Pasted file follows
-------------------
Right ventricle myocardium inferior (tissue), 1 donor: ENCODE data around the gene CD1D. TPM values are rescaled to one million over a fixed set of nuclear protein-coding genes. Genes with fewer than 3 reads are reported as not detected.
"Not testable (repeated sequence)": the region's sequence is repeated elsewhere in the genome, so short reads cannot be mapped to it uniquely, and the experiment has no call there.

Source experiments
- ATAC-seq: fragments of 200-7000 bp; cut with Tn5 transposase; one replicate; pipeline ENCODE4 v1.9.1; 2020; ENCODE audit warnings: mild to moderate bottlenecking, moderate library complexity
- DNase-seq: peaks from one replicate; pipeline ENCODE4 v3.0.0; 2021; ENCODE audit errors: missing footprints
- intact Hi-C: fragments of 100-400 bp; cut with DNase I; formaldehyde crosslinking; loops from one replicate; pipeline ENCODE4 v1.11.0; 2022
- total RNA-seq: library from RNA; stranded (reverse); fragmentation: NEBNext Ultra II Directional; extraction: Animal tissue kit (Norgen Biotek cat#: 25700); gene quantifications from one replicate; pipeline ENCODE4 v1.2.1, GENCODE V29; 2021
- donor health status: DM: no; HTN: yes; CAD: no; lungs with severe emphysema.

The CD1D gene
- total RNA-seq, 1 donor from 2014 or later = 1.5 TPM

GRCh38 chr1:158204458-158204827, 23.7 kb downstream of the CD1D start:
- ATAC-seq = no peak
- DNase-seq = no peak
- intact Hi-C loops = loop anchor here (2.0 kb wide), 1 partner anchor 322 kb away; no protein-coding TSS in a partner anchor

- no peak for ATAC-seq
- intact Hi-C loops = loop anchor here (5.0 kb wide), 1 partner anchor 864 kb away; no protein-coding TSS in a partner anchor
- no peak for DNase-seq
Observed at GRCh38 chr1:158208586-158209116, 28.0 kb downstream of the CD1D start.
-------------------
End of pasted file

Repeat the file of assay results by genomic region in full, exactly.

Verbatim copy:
Right ventricle myocardium inferior (tissue), 1 donor: ENCODE data around the gene CD1D. TPM values are rescaled to one million over a fixed set of nuclear protein-coding genes. Genes with fewer than 3 reads are reported as not detected.
"Not testable (repeated sequence)": the region's sequence is repeated elsewhere in the genome, so short reads cannot be mapped to it uniquely, and the experiment has no call there.

Source experiments
- ATAC-seq: fragments of 200-7000 bp; cut with Tn5 transposase; one replicate; pipeline ENCODE4 v1.9.1; 2020; ENCODE audit warnings: mild to moderate bottlenecking, moderate library complexity
- DNase-seq: peaks from one replicate; pipeline ENCODE4 v3.0.0; 2021; ENCODE audit errors: missing footprints
- intact Hi-C: fragments of 100-400 bp; cut with DNase I; formaldehyde crosslinking; loops from one replicate; pipeline ENCODE4 v1.11.0; 2022
- total RNA-seq: library from RNA; stranded (reverse); fragmentation: NEBNext Ultra II Directional; extraction: Animal tissue kit (Norgen Biotek cat#: 25700); gene quantifications from one replicate; pipeline ENCODE4 v1.2.1, GENCODE V29; 2021
- donor health status: DM: no; HTN: yes; CAD: no; lungs with severe emphysema.

The CD1D gene
- total RNA-seq, 1 donor from 2014 or later = 1.5 TPM

GRCh38 chr1:158204458-158204827, 23.7 kb downstream of the CD1D start:
- ATAC-seq = no peak
- DNase-seq = no peak
- intact Hi-C loops = loop anchor here (2.0 kb wide), 1 partner anchor 322 kb away; no protein-coding TSS in a partner anchor

- no peak for ATAC-seq
- intact Hi-C loops = loop anchor here (5.0 kb wide), 1 partner anchor 864 kb away; no protein-coding TSS in a partner anchor
- no peak for DNase-seq
Observed at GRCh38 chr1:158208586-158209116, 28.0 kb downstream of the CD1D start.